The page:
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Health Care Leading breast cancer researcher to speak at UNT Health Science Center

Leading breast cancer researcher to speak at UNT Health Science Center

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The biology of metastatic breast cancer (MBC) seems blind to socio-economic status. Worldwide, MBC mortality rates in developed countries are not that different than in undeveloped countries despite greater numbers of screenings and advanced treatments.

From Alana Welm’s first day as a post-doctoral researcher, she knew she wanted to study metastatic breast cancer (MBC), one of the most complex and challenging types of breast cancer to research.

Some 17 years later, as a Komen Scholar, Huntsman Cancer Institute investigator and associate professor in the department of oncological sciences at the University of Utah, she is still focused on this treatable but incurable disease.

Welm will speak to health professionals and MBC survivors in two sessions Nov. 8 at at the University of North Texas Health Science Center, 3500 Camp Bowie Blvd. She will address health professionals from 7:30 to 8:30 a.m., and her talk for those living with metastatic breast cancer and the general public will follow, from 9 to 10:30 a.m.

Welm earned her Ph.D. in cell and molecular biology at Baylor College of Medicine in Houston and did postdoctoral training in Nobel laureate Dr. J. Michael Bishop’s laboratory at the University of California, San Francisco. She started her laboratory at the University of Utah’s Huntsman Cancer Institute in 2007 and was promoted to associate professor with tenure in 2013.

Her presentation is part of the Susan G. Komen Greater Fort Worth Komen Scholars Series, a twice-yearly event for local health professionals, patients and the public to meet and hear from prominent breast cancer researchers.

“We still don’t understand the biology of metastatic breast cancer,” Welm said recently. “Despite the fact that more breast cancer is being diagnosed and successfully treated because of more awareness and early screening, this improvement has not impacted the mortality rates of those with metastatic disease to the degree that we hope for.”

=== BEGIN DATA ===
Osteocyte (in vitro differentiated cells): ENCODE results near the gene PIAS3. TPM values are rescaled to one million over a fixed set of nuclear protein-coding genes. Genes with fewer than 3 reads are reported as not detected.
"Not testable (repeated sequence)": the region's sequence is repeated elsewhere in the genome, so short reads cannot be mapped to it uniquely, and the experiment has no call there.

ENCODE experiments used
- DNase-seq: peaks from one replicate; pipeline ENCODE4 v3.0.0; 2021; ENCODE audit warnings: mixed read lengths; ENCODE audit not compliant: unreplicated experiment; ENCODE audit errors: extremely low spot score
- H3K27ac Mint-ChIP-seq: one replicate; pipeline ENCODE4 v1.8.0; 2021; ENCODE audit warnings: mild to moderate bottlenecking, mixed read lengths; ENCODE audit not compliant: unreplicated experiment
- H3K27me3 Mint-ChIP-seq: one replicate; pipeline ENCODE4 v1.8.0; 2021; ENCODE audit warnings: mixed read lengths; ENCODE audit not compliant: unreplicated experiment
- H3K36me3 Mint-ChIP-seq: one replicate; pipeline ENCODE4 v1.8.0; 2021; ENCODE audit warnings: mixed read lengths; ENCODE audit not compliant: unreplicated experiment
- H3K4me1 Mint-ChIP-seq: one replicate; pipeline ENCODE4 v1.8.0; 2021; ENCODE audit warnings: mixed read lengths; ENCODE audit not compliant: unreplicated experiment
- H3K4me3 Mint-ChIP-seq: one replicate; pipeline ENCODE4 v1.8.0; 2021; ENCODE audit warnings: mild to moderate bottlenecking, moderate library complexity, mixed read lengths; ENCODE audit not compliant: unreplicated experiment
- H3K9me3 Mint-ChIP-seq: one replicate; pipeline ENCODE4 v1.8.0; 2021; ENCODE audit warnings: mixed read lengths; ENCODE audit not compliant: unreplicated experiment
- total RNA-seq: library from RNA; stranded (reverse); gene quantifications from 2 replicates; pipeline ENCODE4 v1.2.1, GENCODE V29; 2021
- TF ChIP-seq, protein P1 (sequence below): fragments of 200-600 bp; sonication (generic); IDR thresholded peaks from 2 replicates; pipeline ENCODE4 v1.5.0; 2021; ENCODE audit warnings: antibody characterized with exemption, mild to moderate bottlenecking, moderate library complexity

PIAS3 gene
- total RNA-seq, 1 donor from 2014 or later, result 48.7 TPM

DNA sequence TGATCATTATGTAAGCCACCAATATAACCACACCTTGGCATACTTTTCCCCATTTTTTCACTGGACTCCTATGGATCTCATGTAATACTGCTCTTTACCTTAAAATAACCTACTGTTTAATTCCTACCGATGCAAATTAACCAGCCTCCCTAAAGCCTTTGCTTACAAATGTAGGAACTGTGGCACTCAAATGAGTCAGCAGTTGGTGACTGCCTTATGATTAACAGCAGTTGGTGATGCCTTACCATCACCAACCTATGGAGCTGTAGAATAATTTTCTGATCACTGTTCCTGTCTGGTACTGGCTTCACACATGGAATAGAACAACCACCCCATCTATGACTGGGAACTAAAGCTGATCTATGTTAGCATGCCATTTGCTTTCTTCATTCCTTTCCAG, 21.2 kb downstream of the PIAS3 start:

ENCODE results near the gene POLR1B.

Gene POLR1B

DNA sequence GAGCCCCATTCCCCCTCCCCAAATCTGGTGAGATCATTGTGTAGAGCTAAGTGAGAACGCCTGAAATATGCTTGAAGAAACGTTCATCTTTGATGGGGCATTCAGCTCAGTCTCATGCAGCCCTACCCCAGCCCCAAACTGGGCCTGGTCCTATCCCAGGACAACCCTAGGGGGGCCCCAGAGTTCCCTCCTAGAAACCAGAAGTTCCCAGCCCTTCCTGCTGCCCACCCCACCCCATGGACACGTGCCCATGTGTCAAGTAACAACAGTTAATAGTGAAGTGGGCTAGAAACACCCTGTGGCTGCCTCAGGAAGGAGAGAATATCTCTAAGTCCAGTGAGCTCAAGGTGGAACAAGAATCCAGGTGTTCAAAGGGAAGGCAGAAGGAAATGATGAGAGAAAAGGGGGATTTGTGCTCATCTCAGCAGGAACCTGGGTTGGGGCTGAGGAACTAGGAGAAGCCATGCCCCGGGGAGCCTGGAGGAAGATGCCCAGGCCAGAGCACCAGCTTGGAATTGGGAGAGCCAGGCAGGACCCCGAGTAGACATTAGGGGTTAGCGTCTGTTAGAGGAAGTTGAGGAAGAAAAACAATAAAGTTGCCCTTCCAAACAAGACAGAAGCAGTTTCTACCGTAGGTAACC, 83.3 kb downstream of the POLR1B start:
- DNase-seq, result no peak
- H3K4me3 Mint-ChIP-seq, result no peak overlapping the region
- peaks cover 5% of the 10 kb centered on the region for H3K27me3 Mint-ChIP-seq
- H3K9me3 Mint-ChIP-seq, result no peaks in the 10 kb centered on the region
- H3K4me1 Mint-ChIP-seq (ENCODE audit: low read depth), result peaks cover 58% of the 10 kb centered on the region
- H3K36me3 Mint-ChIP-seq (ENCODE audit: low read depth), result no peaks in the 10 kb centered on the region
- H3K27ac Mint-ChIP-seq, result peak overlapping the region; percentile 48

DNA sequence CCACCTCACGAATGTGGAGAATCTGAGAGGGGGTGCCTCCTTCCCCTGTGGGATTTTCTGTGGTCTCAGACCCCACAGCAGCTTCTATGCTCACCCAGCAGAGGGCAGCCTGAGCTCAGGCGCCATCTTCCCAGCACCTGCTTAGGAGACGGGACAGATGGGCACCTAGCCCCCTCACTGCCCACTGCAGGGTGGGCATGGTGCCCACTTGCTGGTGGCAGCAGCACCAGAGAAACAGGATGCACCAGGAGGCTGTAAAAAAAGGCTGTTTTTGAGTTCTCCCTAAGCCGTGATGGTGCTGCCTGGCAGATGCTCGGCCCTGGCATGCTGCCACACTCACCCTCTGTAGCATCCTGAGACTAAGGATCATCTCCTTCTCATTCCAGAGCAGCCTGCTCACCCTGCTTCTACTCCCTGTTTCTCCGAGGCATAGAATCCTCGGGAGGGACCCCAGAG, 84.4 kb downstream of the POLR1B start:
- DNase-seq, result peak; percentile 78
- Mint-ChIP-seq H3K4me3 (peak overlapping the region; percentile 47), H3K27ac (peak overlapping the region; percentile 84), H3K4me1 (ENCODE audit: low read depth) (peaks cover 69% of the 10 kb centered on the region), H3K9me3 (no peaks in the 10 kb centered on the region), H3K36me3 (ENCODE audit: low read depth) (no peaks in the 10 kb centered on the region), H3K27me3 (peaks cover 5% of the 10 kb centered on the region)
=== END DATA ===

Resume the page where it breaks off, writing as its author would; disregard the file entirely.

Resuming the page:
Overall breast cancer survival rates today are estimated at 70 to 80 percent of all cases. Some 20 to 30 percent of tumors can metastasize, which significantly reduces survival. Moreover, metastatic breast cancer is particularly difficult as the kind of tumors that metastasize can do so before any primary tumor is found, even with state-of-the-art screening. A diagnosis of MBC can be a patient’s first diagnosis or, more often, it is a recurrence later on.

While disparities do impact minority populations’ access to breast cancer screenings, treatment and overall outcomes, the biology of MBC seems blind to socio-economic status. Worldwide, Welm said, MBC mortality rates in developed countries are not that different than in undeveloped countries despite more screenings and advanced treatments in developed countries.

Since her lab was established in 2007, Welm said, there is more funding and more research underway across the nation studying MBC. Current research on the disease is broad and includes studies of how cancer cells move and migrate; genetic evolution of tumors; why MBC is resistant to therapies that are successful in breast cancer detected early; how the environment of the new tumor site facilitates growth and how to block it; differences between MBC and primary cancer; and immunotherapy.

Welm said barriers to MBC discoveries include a lack of appropriate research models. Animal models don’t entirely mimic human models, and humans in a clinical trial are often very sick with tumors that have already been exposed to many therapies. Furthermore, the tumor can spread to diverse locations such as bones or lungs, which have very different characteristics. Moreover, heterogeneity of the MBC tumors requires studies that are distinct from other types of breast cancer and other cancers. Welm said groups of researchers are challenging the field to develop better models.

“Beyond needing more research and research dollars, the field of MBC research needs innovation,” she said.

High-risk, high-reward research is expensive and isn’t common in a career field where following in the footsteps of existing research, pressure to publish, pressure to obtain grants and other factors dissuade innovation. Welm said Susan G. Komen, the Department of Defense, and METAvivor are some organizations that are funding researchers taking chances and focusing on MBC.

Other barriers to new discovery in MBC include lack of patient metastatic tumor samples from different sites and limited collection of samples from diverse racial and ethnic populations.

“We need to study tumor samples from non-primary tumors, but obtaining metastatic tumor samples is difficult,” Welm said. “They often are not biopsied for research because it is not considered clinically necessary, it can be risky, and it is costly.”

What gives Welm hope in a daunting area of study is the success of recent developments in other types of cancer. “Immunotherapy, for example, resulted from decades of basic science research and has had great impact on certain other cancers. We still have a lot of work to do.”

Jean Tips is principal at Communicate for Health

communicateforhealth.com

Komen Scholar Metastatic Breast Cancer Event

Nov. 8

UNT Health Science Center

MET Building / Room 109-111

Parking available at Lots 7 and 19

UNTHSC campus map: unthsc.edu/campusmap

First session, for health care providers: 7:30–8:30 a.m.

Second session, survivor brunch: 9–10:30 a.m.

Register for either session: bit.ly/KomenScholar

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